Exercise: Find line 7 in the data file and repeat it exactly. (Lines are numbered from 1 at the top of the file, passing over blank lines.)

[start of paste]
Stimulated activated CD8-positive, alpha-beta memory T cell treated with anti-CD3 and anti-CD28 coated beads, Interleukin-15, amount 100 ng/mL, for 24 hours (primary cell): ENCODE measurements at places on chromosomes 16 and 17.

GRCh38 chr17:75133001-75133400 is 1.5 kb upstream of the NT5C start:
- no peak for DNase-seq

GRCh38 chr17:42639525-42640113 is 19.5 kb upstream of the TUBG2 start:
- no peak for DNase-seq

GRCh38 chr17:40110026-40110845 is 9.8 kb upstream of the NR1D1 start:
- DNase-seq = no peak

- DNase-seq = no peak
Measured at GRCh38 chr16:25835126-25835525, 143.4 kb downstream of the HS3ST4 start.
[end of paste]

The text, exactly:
- DNase-seq = no peak